Electronic commerce is doing business via electronic networks. Paper-based trade documents such as, for example, request for quotation, purchase order or invoice are replaced by electronic messages, in particular Electronic Data Interchange (EDI) messages. These electronic messages are not only transmitted much faster than paper-based documents, but they can also be processed automatically by computers. For the efficiency gain of electronic versus paper-based messages this automated processing is perhaps more important than the electronic transmission of the message (see Ref. ). Currently, the automated processing of electronic messages is restricted to automated entering of data in the company's database and simple processing such as, for example, automatic invoicing or calculation and payment of VAT. But one can imagine more advanced types of processing. For example, basic legal inferences could be made from an electronic message. For example, if one becomes the new owner of a good by receiving an ownership document for this good, it might be convenient that the processing system automatically makes the inference that as new owner you are liable in case of damage incurred by the goods, and that from this observation it subsequently infers automatically that insurance has to be arranged for these goods. A more sophisticated type of automated processing of electronic messages is electronic contracting and negotiation where the actual trade contract is on-line negotiated and concluded via an electronic network. In principle this negotiation process could be done by autonomous software agents that are instructed by a human user how to negotiate for him. However, in most cases the electronic negotiation process will probably be semi-automated where the human user is also involved and takes the final decision. Also, here automated processing can be very helpful, for example where the computer analyses the content of the contract and provides what-if analyses to explain to the user what his liabilities and risks are if he agrees to a proposed contract. For example, in most cases trade contracts contain terms for the type of delivery of the traded goods. These terms, the so-called Incoterms, stipulate which party (buyer or seller) is responsible for arranging and paying transport of the goods and arranging the documents necessary for this transport (e.g. export and import clearance documents, certification of origin, quality certificates, etc.). There are 13 different terms. Usually, these terms are included in the contract only by reference to an abbreviated code without any further explanation. For example, the term EXW (“Ex Works”) says that the seller has the obligation to make the goods available at his premises to the buyer. The buyer is obliged to arrange and pay transport of the goods from the seller's premises to his own premises. Furthermore, under EXW the buyer bears all the risks of damage of the goods during transport. A very popular term is FOB (“Free On Board”), which says that the seller is responsible for transport of the goods until they have passed ship's rail at the named port of shipment. The seller is also responsible for clearing the goods for export, and bears all the risks of damage of the goods during transport until the goods have passed the ship's rail. After the ship's rail all obligations for transport of the goods and arranging the necessary documents are for the buyer. Differences between Incoterms can be very subtle. For example, the only difference between FOB and FAS (“Free Alongside Ship”) is that under FOB the seller is responsible for everything until the goods have passed the ship's rail, whereas under FAS he is responsible for everything until just before the ship's rail. Hence, under FOB the seller has to arrange export clearance of the goods, but not under FAS. For further details on the Incoterms the reader is referred to Appendix A. When negotiating the delivery terms of a contract on-line it would be very helpful when the negotiator could consult an on-line automated expert system that gives some explanation about the meaning of the specific delivery term proposed in the contract. In this article we present the system INCAS that provides this service. Incoterms were developed by the International Chamber of Commerce (ICC). In 1936, when Incoterms were first published, the initial objective of the ICC was to make available to traders a means to avoid the worst causes of friction resulting from the diversity of interpretation of legal terms in international commerce. The ICC is not the only organisation to offer standard legal terms for international commerce. National rules like those included in the US Uniform Commercial Code are also used in international commerce. Some forms of electronic commerce, e.g. open EDI, support the use of standard business procedures. Open EDI enables short term or ad hoc commercial transactions between organisations. A business procedure is the set of mutually agreed upon rules that governs the activities of all parties involved in a set of related business transactions. Business procedures in electronic commerce are envisaged to be publicly available, remotely accessible and directly executable [2, pp. 84–87][19, pp. 27–30]. When designing trade procedures it is essential to take into account certain legal considerations that interrelate with the type of the transactions in question. Since Incoterms have been so widely accepted and in some cases constitute part of commercial practice, they should be taken into consideration when designing these procedures . The emergence of electronic commerce applications has sparked yet more ICC initiatives  and [18, pp. 249–259][19, pp. 249–264]. ETERMS, an initiative of the ICC, aims at putting legal problems of electronic commerce into a broader perspective and addressing the legal questions of electronic commerce transactions. The ETERMS project aims at making available a Repository of commercial terms for electronic commerce, like terms and agreements contributed by users of electronic commerce. ETERMS can be used to communicate generally accepted terms and agreements, such as Incoterms, specialised terms and agreements that do not necessarily reflect current trade use, electronic commerce conventions, guidelines and rules as well as international conventions on electronic commerce. A second kind of ETERMS is Recognised Practice Terms for electronic commerce, as they will be contributed by an appointed group of legal experts. Lessons learned and techniques applied in INCAS can be re-used for the further development of the ETERMS Repository. INCAS (INCoterms Advise system) is a Prolog-based expert system that gives advice to users about the use of Incoterms delivery terms in trade contracts. This expert system has been developed at EURIDIS under the supervision of Yao-Hua Tan. INCAS provides users with several types of information about Incoterms. Firstly, INCAS can explain Incoterms to the user. Secondly, it can reason with the Incoterms knowledge about specific situations and give customised advice in specific problem situations. For example, if a seller is trading goods X under a specific Incoterm Y, and the goods are damaged in port Z, then the system can inform the seller whether he is liable for this damage or not. Thirdly, INCAS can also support the negotiation of delivery terms in a sales contract between buyer and seller. If the buyer and seller tell the system what responsibilities each of the parties is prepared to take in the trade transaction, then the system can propose the optimal Incoterm that is best for both buyer and seller. This negotiation process is considered to be a barrier in international trade, because it requires an expert knowledge about Incoterms that most small- and medium-size companies cannot afford. INCAS is a system that aims at adapting Incoterms to the requirements of electronic commerce. Having tools that explain Incoterms to newcomers in electronic commerce can substantially improve the opportunities of these users to participate in electronic commerce. The ICC published the Guide to Incoterms 1990, which is an explanation of the Incoterms for users without legal expertise. This publication turned out to be highly successful and very helpful, in particular for small- and medium-size companies. However, it still requires a considerable effort to familiarise oneself with the content of this book. INCAS is essentially an electronic version of the Guide to Incoterms that can be available via the Internet. Although, the system has been developed as a stand-alone application, it could also be developed into an automatic expert system that can be accessed via a World Wide Web browser that is connected to an electronic network like the Internet. We see a potential for INCAS as an on-line help service that facilitates electronic commerce. The implementation of INCAS is based on a formal specification of the Incoterms in the logic-based programming language Prolog. A special feature of logic-based programming languages is that the execution of a program is similar to human reasoning. This makes these languages very suitable for implementing advice tasks, which are often based on reasoning tasks. The use of Prolog to build legal expert systems is not new. For example, an expert system based on a Prolog implementation of the British Nationality Act was already given in Ref.  and in Ref.  the Prolog-based deontic expert system shell DX was introduced. It has been hotly debated whether Prolog is adequate for implementing legal domains. We analyse to what extent the criticism applies to the Prolog formalisation of Incoterms in INCAS. The Incoterms domain has a large number of interesting and complicated examples of defeasible reasoning. By defeasibility we mean that a rule is overruled by another rule or fact. For example, in Incoterms there is a rule that says that under certain terms the buyer is liable for damage to the traded goods when the goods have left the port of origin. But this rule can be overruled if the seller did not package the goods adequately. In that case the liability is transferred from the buyer to the seller. It has been a controversial issue to what extent defeasibility really occurs in legal domains. Some researchers claim that there is no defeasibility in legal domains, and that apparent cases of defeasibility are actually cases of complementary rules. In other words, it is not the case that there is a rule that is overruled by another rule, but there are simply two rules with different application domains; one rule that applies to the adequate packaging situation, and then the buyer is liable, and the other rule that applies to the inadequate packaging situation, and then the seller is liable. A closer look at Incoterms shows that there is real defeasibility in this domain. We also discuss in detail how this defeasibility is implemented in INCAS. This article is organised as follows. In Section 2 the basic notions of the Incoterms are addressed. In Section 3 the functionality of INCAS is described. In Section 4 the technical details of the implementation of INCAS are discussed. In Section 5 the defeasible reasoning aspects of INCAS are discussed. In Section 6 the analysis of the logical aspects of INCAS is given. In Section 7 an example of the user's interaction with INCAS is given. Finally, Section 8 contains the conclusions.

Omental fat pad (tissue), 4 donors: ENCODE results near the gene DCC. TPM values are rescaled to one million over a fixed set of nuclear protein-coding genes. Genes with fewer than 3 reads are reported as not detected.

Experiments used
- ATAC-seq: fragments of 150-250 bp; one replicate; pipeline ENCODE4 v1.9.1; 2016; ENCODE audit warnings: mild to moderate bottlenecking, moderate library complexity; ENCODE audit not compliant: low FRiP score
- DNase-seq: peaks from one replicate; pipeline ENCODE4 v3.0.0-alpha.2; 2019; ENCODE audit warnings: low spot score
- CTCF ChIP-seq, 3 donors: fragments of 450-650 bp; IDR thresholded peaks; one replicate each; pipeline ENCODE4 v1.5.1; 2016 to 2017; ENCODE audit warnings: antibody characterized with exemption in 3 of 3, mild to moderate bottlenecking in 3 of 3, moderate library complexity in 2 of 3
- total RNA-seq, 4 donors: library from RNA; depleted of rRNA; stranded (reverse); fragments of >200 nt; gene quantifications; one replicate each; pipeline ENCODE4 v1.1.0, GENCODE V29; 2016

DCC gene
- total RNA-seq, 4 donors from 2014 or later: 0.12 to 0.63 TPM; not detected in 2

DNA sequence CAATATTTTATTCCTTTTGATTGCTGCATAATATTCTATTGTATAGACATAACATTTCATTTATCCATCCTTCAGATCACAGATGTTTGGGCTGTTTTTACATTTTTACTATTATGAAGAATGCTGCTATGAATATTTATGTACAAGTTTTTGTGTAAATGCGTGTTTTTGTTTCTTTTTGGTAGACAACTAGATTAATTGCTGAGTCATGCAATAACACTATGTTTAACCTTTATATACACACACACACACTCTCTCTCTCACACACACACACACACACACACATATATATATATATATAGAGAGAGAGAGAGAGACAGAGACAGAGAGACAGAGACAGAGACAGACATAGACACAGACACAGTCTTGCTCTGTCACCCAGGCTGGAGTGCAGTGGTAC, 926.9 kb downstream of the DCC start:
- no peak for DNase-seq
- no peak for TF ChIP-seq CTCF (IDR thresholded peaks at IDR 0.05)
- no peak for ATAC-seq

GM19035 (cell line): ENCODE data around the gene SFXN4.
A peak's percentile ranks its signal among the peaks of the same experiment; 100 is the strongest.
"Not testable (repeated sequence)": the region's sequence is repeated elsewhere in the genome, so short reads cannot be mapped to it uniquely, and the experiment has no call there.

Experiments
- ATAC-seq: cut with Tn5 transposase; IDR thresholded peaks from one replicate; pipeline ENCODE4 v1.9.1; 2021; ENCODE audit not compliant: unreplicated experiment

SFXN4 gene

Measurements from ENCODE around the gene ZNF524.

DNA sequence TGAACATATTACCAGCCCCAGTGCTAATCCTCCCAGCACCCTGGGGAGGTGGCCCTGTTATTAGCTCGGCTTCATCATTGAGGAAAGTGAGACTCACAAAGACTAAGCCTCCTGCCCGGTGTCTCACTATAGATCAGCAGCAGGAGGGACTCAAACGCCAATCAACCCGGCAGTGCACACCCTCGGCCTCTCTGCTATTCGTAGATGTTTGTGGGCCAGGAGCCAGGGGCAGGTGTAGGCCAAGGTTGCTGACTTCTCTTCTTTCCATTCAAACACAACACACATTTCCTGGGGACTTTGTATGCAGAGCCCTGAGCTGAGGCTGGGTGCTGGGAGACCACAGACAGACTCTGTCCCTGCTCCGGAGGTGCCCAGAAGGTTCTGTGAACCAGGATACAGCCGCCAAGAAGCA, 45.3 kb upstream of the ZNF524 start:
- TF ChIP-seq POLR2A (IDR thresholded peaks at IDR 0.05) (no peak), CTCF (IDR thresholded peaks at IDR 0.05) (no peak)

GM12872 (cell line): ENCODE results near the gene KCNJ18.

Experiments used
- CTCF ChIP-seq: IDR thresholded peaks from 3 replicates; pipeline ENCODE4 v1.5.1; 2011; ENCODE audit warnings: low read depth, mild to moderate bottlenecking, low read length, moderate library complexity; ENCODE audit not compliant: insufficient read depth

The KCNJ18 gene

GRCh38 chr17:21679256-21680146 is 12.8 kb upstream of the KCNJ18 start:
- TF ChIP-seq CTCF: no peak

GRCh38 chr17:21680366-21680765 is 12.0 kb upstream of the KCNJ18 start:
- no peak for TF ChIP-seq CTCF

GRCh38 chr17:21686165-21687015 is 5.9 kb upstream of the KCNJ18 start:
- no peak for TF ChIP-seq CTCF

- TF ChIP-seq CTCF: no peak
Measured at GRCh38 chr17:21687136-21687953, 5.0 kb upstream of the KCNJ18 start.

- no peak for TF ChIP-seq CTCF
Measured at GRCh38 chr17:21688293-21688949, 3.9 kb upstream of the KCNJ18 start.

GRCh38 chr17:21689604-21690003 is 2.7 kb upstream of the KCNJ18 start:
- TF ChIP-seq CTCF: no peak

نتیجه گیری انگلیسی
An expert system like INCAS can be used as an assistant to those electronic commerce users that are little or not at all acquainted with current business practice. Incoterms have been highlighted as being appropriately ready to use in forms of electronic commerce, like EDI . The widespread ability to conduct electronic commerce should be matched with spreading tools that make it safe and secure to users to transact so. An on-line trader can combine his automated ordering system with information that INCAS provides to select the most appropriate Incoterm for the case and conclude the transaction. In electronic commerce, Incoterms prevail as global terms that can be used for international transactions and that are readily available to the users. INCAS diminishes the gap between comprehending and using the most appropriate Incoterm. In open electronic commerce spreading information can assist more potential users to transact in an open global market. A specialised system like INCAS can become more effective if integrated in an automated information retrieval and legal expert system that supports electronic commerce transactions. In the context of electronic commerce, INCAS is also significant as a working prototype to formalise the recognised practice terms when the ETERMS Repository becomes available. From the ETERMS perspective the experience of analysing and reasoning about Incoterms is valuable. It would be interesting to link together the recognised practice terms and Incoterms to provide integrated information to individual users of electronic commerce. INCAS can be seen as a template for structuring and representing similar legal domains. We also analysed which role defeasible reasoning plays in the representation of Incoterms. We showed that there are many interesting examples of defeasibility in Incoterms. There were even examples of defeasibility with exceptions to exceptions. The general rule, under the FOB term, that the buyer is liable for damage on the open sea, can be overruled by the exception that the seller did not package the goods properly. But this exception can be overruled by another exception that the seller did not package properly, because he was not informed adequately by the buyer about extreme transport conditions of the goods. In the Prolog implementation of INCAS it was shown in detail how the negation-by-failure of Prolog was essential to model these different types of defeasibility in Incoterms.